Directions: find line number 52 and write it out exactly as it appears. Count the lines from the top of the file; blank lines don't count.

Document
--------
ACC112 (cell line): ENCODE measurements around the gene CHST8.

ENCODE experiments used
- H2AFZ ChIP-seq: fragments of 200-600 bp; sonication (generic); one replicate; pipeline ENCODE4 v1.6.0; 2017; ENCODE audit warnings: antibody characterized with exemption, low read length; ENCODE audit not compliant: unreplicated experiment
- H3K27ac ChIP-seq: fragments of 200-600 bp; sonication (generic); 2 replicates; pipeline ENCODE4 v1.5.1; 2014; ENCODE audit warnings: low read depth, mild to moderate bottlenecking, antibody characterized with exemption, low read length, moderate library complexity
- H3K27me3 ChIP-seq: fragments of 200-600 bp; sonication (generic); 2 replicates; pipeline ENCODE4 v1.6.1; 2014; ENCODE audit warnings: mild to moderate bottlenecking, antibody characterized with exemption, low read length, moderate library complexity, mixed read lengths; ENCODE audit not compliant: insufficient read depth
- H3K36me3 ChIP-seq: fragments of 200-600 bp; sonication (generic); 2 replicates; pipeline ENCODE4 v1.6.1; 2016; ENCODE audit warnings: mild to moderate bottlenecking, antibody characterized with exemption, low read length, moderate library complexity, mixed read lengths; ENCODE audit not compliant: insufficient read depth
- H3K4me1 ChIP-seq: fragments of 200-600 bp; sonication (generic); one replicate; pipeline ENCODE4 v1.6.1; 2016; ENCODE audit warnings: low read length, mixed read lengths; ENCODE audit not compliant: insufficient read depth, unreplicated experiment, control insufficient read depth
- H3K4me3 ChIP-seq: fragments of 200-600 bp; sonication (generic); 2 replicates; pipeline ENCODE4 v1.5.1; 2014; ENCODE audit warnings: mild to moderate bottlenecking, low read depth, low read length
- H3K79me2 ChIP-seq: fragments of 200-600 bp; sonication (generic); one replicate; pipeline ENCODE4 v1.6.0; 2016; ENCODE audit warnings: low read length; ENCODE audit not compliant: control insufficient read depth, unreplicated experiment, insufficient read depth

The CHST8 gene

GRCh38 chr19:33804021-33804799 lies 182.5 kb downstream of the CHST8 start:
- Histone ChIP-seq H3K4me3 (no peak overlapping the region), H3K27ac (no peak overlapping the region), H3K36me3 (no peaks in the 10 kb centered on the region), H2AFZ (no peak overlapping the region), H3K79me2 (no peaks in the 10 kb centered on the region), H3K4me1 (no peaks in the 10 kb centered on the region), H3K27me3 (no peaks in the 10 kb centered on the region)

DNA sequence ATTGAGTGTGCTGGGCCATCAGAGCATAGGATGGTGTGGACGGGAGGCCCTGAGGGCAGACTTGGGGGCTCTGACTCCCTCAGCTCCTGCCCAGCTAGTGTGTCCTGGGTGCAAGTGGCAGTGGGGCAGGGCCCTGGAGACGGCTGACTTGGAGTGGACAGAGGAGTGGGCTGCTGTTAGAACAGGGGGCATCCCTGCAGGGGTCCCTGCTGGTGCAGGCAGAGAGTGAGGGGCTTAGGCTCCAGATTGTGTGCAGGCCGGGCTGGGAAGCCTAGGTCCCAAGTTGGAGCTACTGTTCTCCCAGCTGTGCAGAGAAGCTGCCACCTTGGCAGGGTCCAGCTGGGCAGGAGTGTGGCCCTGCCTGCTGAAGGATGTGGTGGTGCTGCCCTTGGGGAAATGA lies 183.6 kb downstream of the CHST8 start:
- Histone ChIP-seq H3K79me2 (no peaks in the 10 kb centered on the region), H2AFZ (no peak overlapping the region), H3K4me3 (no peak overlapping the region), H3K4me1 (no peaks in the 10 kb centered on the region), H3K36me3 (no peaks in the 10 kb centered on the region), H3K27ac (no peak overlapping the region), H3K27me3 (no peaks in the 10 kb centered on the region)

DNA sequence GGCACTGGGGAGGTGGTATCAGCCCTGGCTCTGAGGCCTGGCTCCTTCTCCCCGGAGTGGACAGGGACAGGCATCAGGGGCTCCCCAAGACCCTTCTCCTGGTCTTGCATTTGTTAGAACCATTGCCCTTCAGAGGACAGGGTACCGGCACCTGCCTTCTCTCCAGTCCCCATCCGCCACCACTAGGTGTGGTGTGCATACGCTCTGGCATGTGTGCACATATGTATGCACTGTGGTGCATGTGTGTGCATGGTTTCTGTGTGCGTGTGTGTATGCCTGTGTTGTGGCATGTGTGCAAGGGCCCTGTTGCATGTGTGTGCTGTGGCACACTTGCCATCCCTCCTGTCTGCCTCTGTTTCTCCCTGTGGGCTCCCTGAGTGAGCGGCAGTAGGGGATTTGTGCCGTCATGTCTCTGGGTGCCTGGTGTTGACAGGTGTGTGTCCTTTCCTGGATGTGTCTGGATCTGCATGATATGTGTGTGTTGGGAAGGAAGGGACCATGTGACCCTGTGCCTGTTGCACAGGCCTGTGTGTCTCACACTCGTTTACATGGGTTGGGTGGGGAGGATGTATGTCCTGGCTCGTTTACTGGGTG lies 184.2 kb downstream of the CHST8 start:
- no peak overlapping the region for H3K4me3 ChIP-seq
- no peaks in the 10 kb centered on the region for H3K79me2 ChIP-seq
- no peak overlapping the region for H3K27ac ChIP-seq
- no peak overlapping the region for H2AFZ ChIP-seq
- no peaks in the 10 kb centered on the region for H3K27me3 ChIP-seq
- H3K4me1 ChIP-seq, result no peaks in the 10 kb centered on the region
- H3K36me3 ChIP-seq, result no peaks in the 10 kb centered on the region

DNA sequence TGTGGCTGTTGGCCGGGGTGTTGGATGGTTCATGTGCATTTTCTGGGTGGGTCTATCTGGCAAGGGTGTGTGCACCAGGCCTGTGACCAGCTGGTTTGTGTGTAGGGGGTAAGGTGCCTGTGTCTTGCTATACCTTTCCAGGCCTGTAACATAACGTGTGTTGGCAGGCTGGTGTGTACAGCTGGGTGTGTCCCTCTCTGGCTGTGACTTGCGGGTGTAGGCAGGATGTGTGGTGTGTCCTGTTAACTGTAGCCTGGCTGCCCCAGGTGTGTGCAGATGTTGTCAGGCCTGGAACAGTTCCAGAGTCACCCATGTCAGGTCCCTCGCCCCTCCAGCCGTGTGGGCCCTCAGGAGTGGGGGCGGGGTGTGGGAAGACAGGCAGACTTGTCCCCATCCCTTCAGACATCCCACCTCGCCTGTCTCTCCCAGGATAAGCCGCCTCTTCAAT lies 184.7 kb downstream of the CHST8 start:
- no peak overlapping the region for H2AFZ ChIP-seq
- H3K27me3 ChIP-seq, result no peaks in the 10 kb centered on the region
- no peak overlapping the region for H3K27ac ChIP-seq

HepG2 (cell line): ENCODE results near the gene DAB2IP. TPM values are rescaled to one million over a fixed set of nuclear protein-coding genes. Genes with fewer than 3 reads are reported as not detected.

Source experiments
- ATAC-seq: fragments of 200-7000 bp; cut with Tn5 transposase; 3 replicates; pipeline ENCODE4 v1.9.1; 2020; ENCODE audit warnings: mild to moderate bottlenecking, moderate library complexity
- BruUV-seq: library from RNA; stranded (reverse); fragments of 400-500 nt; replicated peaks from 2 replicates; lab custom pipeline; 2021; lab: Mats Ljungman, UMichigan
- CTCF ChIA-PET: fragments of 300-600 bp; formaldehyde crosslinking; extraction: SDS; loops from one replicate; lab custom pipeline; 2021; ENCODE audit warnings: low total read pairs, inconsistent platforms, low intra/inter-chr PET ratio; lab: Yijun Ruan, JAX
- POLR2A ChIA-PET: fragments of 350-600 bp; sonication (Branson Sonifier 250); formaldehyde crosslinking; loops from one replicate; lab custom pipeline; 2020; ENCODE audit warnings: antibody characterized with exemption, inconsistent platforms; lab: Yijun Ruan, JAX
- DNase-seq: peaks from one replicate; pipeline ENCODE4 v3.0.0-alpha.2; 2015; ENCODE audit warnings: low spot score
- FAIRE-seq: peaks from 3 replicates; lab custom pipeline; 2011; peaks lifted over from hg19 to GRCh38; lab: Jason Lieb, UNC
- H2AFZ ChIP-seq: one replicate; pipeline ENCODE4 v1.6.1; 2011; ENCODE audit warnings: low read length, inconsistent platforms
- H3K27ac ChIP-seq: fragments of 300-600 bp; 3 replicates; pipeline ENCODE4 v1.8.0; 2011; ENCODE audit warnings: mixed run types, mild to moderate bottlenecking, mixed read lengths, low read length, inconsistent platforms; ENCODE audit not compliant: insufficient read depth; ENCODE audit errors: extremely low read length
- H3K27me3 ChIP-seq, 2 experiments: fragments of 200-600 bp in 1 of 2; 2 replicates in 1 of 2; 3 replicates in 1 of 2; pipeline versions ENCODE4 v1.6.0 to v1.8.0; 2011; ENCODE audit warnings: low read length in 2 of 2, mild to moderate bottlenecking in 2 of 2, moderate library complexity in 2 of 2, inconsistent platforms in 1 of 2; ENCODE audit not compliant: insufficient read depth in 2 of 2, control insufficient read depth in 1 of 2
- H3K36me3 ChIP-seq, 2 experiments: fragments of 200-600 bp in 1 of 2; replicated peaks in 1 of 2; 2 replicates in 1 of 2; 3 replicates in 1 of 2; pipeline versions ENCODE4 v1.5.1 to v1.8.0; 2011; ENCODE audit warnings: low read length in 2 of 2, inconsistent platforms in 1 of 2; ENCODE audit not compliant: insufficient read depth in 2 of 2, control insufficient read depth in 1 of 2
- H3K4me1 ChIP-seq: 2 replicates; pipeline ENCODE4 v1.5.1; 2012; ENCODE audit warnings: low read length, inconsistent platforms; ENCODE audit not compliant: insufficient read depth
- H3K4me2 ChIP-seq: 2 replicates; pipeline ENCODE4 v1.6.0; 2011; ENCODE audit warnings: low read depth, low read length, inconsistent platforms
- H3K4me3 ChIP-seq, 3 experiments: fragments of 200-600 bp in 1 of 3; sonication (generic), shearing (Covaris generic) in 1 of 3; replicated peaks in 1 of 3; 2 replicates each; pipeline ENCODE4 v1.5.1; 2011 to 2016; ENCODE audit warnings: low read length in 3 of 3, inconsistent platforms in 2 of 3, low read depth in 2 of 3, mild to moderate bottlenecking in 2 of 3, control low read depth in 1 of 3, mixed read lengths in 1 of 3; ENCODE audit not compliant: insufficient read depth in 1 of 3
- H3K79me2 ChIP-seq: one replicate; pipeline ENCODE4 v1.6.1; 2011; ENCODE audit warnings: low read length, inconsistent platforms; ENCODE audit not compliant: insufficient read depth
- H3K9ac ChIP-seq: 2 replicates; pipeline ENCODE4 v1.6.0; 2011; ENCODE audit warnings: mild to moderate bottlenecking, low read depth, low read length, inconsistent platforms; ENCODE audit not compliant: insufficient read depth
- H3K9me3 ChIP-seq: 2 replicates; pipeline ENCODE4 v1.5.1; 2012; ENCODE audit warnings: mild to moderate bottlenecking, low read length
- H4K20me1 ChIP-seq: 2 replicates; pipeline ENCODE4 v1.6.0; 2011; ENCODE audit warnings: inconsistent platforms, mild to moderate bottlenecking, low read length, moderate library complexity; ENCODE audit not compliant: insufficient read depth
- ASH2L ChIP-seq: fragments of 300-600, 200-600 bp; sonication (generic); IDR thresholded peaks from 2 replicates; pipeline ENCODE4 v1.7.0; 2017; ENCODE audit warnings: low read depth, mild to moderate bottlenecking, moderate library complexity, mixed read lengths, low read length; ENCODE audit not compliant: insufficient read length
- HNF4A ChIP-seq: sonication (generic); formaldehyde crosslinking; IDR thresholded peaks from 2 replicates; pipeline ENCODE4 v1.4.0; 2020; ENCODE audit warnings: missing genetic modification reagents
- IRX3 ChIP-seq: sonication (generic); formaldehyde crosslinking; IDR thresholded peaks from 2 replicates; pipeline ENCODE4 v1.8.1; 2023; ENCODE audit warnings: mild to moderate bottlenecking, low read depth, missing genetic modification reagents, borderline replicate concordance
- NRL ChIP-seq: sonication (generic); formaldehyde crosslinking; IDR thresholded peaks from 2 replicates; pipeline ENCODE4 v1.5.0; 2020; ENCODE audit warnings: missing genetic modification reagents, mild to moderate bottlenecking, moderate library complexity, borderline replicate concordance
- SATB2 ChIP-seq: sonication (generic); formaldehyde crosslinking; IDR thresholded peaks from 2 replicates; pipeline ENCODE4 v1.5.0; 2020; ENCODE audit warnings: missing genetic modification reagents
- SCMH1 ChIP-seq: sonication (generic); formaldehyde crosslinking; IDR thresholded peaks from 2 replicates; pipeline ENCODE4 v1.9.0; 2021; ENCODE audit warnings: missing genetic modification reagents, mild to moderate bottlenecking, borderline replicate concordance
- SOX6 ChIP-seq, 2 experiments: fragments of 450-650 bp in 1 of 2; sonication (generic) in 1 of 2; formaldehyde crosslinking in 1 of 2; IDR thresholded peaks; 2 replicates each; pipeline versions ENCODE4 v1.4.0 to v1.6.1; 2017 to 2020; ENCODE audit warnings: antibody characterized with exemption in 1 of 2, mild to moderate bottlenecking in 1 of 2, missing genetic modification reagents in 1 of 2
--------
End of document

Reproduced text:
- SOX6 ChIP-seq, 2 experiments: fragments of 450-650 bp in 1 of 2; sonication (generic) in 1 of 2; formaldehyde crosslinking in 1 of 2; IDR thresholded peaks; 2 replicates each; pipeline versions ENCODE4 v1.4.0 to v1.6.1; 2017 to 2020; ENCODE audit warnings: antibody characterized with exemption in 1 of 2, mild to moderate bottlenecking in 1 of 2, missing genetic modification reagents in 1 of 2